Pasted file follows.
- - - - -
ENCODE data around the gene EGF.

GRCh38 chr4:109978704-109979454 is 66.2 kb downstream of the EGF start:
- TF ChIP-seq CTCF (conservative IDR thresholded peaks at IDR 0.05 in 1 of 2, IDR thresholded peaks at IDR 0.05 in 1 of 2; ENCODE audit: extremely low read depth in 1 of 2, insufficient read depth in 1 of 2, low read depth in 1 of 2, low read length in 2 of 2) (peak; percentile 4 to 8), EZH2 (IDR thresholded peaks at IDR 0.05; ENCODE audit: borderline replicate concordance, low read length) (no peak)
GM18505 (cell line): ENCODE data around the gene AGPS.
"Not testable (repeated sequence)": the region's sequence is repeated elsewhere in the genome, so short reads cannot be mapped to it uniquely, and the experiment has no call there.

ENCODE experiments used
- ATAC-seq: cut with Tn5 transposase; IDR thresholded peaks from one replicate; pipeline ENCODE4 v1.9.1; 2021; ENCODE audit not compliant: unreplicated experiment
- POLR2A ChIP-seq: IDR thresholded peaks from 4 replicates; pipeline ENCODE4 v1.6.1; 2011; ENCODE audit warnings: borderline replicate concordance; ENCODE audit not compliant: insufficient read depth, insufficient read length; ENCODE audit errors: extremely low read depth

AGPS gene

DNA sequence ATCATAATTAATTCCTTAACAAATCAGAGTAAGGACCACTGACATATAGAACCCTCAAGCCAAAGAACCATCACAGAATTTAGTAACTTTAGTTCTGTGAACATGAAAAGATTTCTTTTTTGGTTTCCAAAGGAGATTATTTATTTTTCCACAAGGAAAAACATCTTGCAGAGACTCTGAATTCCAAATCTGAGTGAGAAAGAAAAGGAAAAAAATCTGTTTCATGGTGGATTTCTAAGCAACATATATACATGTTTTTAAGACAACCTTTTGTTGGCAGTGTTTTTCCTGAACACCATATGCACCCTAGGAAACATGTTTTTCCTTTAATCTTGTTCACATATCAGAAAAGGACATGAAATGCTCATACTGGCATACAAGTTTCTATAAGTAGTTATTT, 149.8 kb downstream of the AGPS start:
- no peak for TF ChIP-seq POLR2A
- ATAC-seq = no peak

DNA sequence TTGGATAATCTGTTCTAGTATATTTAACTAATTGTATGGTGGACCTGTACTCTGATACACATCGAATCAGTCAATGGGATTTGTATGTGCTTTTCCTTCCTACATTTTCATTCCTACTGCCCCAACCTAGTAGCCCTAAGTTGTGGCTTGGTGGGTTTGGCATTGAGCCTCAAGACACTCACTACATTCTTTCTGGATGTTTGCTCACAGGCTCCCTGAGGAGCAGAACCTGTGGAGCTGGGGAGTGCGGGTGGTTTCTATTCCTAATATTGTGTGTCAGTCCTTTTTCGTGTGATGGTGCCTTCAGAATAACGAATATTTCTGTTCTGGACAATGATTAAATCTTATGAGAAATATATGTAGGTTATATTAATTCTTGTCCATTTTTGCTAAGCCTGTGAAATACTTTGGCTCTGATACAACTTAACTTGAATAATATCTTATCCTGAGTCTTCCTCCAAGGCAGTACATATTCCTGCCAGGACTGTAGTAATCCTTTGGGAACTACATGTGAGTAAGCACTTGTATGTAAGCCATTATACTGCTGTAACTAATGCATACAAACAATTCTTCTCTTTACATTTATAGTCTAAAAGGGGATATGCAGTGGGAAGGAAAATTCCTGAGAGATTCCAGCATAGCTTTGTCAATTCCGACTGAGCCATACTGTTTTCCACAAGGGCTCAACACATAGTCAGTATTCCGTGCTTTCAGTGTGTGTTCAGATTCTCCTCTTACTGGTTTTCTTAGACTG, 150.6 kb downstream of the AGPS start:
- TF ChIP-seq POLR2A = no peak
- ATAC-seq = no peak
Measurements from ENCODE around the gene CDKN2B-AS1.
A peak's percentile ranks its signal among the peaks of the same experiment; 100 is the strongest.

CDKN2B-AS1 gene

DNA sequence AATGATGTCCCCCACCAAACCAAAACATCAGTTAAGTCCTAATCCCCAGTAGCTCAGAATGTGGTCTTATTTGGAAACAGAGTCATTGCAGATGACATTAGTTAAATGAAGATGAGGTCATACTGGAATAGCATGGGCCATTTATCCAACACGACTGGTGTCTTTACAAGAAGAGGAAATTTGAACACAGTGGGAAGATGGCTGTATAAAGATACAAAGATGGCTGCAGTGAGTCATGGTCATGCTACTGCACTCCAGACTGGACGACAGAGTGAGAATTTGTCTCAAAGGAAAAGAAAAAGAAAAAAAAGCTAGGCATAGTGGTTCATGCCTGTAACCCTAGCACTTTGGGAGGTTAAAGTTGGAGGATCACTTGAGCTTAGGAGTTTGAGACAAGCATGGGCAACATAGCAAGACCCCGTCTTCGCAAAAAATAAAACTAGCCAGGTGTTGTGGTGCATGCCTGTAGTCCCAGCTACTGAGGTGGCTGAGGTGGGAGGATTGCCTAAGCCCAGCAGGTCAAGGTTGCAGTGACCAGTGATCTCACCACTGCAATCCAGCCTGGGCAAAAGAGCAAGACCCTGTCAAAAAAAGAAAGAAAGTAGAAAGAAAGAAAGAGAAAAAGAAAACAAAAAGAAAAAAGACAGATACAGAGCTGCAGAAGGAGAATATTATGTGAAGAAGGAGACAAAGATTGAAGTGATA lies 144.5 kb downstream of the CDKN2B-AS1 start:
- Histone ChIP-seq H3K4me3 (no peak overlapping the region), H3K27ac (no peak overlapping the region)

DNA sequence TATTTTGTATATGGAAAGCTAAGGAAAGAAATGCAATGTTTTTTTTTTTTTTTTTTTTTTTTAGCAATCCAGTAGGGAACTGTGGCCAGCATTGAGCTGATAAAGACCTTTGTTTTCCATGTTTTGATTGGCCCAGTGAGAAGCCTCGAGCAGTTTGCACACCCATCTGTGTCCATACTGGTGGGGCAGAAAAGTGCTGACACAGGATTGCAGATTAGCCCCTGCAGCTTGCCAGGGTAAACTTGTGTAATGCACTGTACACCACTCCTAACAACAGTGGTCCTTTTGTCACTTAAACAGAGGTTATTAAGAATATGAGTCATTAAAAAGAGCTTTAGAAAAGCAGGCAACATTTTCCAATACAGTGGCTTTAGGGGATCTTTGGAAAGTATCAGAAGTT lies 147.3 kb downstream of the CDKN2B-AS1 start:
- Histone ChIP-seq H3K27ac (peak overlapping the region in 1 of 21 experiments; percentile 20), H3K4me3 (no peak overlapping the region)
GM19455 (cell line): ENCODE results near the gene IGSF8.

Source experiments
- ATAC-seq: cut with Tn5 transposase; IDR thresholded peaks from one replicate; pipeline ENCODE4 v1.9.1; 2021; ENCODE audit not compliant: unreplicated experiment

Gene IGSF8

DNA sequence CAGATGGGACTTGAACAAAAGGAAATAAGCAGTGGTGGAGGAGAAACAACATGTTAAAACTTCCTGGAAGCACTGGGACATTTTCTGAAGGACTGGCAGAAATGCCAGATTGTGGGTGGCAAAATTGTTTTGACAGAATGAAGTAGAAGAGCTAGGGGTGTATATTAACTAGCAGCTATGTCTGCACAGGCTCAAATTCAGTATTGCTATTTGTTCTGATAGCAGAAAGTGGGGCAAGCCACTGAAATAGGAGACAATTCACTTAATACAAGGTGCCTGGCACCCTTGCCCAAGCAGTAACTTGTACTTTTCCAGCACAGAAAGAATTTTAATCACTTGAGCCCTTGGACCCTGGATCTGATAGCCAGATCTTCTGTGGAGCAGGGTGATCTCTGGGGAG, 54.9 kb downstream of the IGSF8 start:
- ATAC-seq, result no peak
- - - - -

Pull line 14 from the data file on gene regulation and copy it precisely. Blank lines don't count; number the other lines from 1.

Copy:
- TF ChIP-seq POLR2A = no peak